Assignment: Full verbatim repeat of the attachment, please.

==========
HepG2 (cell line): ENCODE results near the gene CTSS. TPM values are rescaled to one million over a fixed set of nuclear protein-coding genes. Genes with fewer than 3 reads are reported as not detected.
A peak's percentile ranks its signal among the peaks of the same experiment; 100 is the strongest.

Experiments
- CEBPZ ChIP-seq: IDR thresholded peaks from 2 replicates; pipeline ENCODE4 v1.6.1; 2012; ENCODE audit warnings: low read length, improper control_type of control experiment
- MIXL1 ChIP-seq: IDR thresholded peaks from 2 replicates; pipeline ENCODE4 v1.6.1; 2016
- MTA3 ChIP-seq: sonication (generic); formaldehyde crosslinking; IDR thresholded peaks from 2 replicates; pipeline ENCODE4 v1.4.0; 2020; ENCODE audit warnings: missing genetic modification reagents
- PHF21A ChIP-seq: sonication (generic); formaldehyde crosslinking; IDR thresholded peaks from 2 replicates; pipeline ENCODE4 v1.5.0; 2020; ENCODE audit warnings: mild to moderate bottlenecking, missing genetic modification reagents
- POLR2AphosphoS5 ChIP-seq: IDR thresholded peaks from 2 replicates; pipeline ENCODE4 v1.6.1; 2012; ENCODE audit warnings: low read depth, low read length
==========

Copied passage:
HepG2 (cell line): ENCODE results near the gene CTSS. TPM values are rescaled to one million over a fixed set of nuclear protein-coding genes. Genes with fewer than 3 reads are reported as not detected.
A peak's percentile ranks its signal among the peaks of the same experiment; 100 is the strongest.

Experiments
- CEBPZ ChIP-seq: IDR thresholded peaks from 2 replicates; pipeline ENCODE4 v1.6.1; 2012; ENCODE audit warnings: low read length, improper control_type of control experiment
- MIXL1 ChIP-seq: IDR thresholded peaks from 2 replicates; pipeline ENCODE4 v1.6.1; 2016
- MTA3 ChIP-seq: sonication (generic); formaldehyde crosslinking; IDR thresholded peaks from 2 replicates; pipeline ENCODE4 v1.4.0; 2020; ENCODE audit warnings: missing genetic modification reagents
- PHF21A ChIP-seq: sonication (generic); formaldehyde crosslinking; IDR thresholded peaks from 2 replicates; pipeline ENCODE4 v1.5.0; 2020; ENCODE audit warnings: mild to moderate bottlenecking, missing genetic modification reagents
- POLR2AphosphoS5 ChIP-seq: IDR thresholded peaks from 2 replicates; pipeline ENCODE4 v1.6.1; 2012; ENCODE audit warnings: low read depth, low read length